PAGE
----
17 of November 2013
My whole life I’ve always been around people quoting Forrest Gump, or eating out at Bubba Gump restaurants, or asking me if I’d seen the movie and when I’d reply no I haven’t, they’d gasp and ask why. I’m not a proponent of watching television, or filling your time with meaningless technological gibber-gabber, but quality television was inducted into my list of How To Be A Well Rounded Person when I realized that it’s part of my generation. It’s not my culture, so it isn’t something tobeavoidedatallcosts. Let me make the line between culture and generation very clear:
In America, I was surrounded by the Americans’ culture- or “pop culture”, which are two funny words used to describe the processed food succumbing citizens eat, the couch-potatoing they do, and the mindless chit-chat they indulge in. Ok, it doesn’t all go down like that, but it’s an image that rings with truths about pop culture. Now, my generation’s habits and advancements are a totally different story. As a cohort of technology, the young people of America and more privileged countries would be ignorant to ignore the fact that technology plays a major role in most of the worlds’ daily lives. Making love to technology isn’t my culture, it isn’t my nature, and it isn’t what I’m destined to do just because I’m born in the nineteenth century. It’s an advancement available to further humans’ understanding of emotions and of the world around us. My point is that the movie Forrest Gump is a masterpiece that shouldn’t be ignored as entertainment, or put down because it falls into the category of modern technology. It’s a picture show, a Mona Lisa in 2 million slides. And although the cinematography is impeccable and the movie was very well put together, it isn’t the editing of the film that makes it beautiful- it’s the beautiful piece of life behind all the cameras and costumes and sets put together with such care that captured the essence of life and- I hate to be redundant- the beauty of it.
Sitting there at those linoleum tables littered with red and white checkered paper in cheap plastic baskets holding french fries and surrounded by throngs of sunburnt white people and my parents’ company, I would always long to know the secrets of the restaurant Bubba Gump. But it never told me. My little siblings and I would flip the license plates that read, “Run, Forrest, Run” or “Stop, Forrest” to get the attention of the waiters just to pick fun, and I’d run over those famous phrases in my head, to see if maybe they’d tell me the secrets of their Forrest. In hindsight- I just finished the movie- I’m not quite sure how all those people at the restaurant sat at their tables and talked and talked and ate their greasy shrimp, just like they always do, even when they had witnessed and known the miraculous secrets of Forrest Gump. If it was me at that restaurant, right now, I wouldn’t be able to contain my disappointment, my naive misunderstanding of why humans have become so void of emotion. After watching the movie, I was again impulsively aware of every touch, every sound around me. It’s like how my Pop says he felt when we became vegan: all the flavors he tasted became a thousand times richer, a thousand times more potent- to the point where he can’t handle the overpowering sugar of sweets, and the jump caffeine would give his now naturally spiked body would send him to the moon. I feel like I’m reminded of the incredible sensation it is to be awake. For a while, I had fallen into another rut where I felt how Jenny must’ve felt when she was in the midst of all her stupidity: old, used, impossibly, incurably, old. But Forrest set me right back on my heels where I should be- looking at the world tilted sideways, a blank, starstruck canvas for my creativity to grace, instead of the world tilting over on top of me.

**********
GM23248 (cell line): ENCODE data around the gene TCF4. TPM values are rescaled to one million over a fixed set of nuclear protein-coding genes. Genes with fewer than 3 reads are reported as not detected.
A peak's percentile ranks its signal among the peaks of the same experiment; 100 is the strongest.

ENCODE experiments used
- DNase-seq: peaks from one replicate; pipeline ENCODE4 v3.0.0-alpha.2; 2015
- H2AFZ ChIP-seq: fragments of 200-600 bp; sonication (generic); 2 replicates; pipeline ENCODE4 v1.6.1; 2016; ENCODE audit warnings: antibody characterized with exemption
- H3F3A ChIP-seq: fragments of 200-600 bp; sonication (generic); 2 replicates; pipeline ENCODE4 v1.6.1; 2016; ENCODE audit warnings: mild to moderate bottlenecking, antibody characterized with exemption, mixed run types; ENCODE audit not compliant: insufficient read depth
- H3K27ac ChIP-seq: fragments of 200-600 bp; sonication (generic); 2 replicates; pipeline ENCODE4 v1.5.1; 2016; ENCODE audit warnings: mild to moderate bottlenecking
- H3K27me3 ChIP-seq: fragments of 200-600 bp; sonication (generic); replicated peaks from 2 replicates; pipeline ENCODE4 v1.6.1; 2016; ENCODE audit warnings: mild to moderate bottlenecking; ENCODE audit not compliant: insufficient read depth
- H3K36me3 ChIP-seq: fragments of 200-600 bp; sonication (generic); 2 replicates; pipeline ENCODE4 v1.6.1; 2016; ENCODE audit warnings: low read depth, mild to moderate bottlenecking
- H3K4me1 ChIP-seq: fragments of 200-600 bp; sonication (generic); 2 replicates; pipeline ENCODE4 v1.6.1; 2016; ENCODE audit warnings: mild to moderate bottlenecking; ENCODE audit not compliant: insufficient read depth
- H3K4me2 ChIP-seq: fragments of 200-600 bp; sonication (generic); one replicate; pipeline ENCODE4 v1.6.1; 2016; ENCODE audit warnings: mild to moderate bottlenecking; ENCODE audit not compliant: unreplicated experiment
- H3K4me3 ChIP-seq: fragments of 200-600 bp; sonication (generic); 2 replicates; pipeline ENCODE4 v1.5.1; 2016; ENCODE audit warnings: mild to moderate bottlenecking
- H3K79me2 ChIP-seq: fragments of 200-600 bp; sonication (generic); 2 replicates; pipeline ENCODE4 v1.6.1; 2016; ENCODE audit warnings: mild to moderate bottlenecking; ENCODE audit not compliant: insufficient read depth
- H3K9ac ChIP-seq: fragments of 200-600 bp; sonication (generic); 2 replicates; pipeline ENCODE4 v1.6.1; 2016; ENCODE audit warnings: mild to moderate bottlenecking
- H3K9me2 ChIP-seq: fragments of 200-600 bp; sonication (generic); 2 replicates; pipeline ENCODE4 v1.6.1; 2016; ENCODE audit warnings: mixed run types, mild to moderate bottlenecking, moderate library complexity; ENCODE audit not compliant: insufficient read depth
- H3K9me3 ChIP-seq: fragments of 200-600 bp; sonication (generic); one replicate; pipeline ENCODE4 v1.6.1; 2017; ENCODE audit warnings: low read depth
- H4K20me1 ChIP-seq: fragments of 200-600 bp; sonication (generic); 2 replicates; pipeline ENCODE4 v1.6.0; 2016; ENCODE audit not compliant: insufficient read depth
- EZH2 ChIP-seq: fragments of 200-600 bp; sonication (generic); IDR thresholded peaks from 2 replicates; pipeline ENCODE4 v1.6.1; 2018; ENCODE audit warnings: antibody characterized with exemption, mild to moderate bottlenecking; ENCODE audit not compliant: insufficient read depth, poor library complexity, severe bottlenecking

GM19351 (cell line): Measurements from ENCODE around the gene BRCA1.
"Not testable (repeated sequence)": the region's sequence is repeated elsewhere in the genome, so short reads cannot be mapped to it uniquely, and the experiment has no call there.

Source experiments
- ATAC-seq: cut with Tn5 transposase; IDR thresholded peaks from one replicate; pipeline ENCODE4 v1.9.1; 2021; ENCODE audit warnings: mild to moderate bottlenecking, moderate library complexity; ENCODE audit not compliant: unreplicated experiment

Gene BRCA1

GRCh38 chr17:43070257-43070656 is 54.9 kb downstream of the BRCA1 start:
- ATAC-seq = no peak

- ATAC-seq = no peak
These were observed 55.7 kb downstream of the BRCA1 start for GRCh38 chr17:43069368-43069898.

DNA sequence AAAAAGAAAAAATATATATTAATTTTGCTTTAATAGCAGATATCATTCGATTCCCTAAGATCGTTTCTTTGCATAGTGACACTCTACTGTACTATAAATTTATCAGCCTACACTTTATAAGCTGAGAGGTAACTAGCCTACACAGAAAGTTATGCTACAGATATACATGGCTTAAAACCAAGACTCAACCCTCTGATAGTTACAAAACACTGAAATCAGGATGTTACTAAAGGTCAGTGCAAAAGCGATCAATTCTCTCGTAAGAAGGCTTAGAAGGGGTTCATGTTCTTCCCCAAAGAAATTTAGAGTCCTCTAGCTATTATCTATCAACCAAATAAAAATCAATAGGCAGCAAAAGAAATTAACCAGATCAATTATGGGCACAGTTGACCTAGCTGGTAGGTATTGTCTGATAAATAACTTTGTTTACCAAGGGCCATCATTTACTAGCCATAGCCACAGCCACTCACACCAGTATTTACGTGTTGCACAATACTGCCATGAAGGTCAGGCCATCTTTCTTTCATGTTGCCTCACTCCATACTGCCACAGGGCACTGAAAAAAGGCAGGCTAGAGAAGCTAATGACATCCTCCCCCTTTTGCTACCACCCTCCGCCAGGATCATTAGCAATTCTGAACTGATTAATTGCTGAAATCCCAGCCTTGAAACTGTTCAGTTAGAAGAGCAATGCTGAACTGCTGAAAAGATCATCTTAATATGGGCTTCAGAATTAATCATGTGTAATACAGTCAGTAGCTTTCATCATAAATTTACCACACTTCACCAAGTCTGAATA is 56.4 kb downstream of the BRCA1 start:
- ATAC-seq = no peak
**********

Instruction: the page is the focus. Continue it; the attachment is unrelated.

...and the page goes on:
I’m struggling to write a novel that speaks to people in ways they wish they could capture with their own hands. I want them to feel something wonderful, and for them to want to be able to make that beauty too. The things I create I want to inspire others, just like Forrest Gump, cityscape photography, good books, people, chilly mornings at the cold kitchen table, and Frida Kahlo do for me. I want to touch people with my work, and maybe they’ll touch me back. As for you, Forrest Gump, I absolutely dislike crying during movies. With my knees to my chest and my sister and Mum on either side of me, a steady stream of tears ran down my ruddy cheeks. You’re a rite of passage, Forrest Gump, and I’ll always remember the first time I watched you through. That’s a big checkmark off my bucket list.
I actually think it’s comical: I always imagined the first time I saw that movie that I’d be curled up between Mum and Papa on our green corduroy couch, maybe with a bowl of popcorn on my lap and two glasses of wine on the coffee table. The tall glass with the bulbous top and the skinny trunk is Mum’s, and the simple, squat one without the trunk is Pop’s. The wide television is situated on the far wall, next to the upright piano and those industrial-like, hanging picture frames with all my family’s photographs of the olden days. Mum loves photographs, and I suppose I love them too. But no, I was folded up on the red couch with the Lasko fan oscillating behind me and curling wisps of my long, damp hair across the back of my neck. The night is hot, but not stifling. Kira was on my left, on the couch, and Mum on the little perch to my right. We sat together, unified, riveted to the computer screen as we watched Forrest Gump and I began to bounce back into my old skin. Thanks, Forrest. I owe you that million dollars you were promised. Do you take pesos?